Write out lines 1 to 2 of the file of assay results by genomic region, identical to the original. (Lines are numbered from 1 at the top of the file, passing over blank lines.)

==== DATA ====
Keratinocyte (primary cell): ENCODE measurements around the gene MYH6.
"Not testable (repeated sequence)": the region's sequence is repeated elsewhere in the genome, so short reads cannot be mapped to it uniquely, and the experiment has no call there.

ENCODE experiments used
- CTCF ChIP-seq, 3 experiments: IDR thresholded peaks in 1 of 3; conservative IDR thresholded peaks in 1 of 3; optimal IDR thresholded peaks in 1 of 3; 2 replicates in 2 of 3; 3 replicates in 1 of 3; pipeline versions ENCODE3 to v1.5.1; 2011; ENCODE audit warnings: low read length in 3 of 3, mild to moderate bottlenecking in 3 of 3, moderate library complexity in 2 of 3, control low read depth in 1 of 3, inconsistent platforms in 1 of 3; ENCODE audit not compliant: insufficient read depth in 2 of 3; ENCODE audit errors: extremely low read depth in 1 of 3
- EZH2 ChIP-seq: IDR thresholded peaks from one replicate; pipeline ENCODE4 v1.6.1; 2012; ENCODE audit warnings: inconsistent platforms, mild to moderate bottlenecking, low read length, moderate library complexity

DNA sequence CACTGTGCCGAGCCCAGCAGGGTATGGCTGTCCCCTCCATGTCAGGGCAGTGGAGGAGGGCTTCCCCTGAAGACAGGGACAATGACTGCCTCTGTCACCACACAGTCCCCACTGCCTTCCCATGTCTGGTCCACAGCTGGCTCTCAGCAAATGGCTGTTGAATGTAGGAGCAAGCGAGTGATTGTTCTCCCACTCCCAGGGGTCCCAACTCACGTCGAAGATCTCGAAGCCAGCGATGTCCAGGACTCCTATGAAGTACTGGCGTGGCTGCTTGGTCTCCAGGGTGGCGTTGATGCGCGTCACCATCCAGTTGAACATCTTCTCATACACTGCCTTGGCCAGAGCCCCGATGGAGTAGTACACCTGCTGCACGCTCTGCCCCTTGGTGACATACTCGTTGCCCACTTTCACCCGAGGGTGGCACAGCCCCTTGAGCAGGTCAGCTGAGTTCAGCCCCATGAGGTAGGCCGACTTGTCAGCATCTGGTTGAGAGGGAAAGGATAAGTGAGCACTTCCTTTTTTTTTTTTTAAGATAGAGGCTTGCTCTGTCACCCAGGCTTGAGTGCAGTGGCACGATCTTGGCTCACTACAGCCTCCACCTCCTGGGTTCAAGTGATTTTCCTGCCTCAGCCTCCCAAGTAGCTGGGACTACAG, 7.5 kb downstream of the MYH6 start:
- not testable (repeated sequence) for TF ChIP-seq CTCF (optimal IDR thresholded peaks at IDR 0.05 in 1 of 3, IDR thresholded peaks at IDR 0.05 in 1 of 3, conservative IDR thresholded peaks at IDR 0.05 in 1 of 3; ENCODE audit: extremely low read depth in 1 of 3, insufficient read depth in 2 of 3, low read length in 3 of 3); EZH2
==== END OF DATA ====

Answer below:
Keratinocyte (primary cell): ENCODE measurements around the gene MYH6.
"Not testable (repeated sequence)": the region's sequence is repeated elsewhere in the genome, so short reads cannot be mapped to it uniquely, and the experiment has no call there.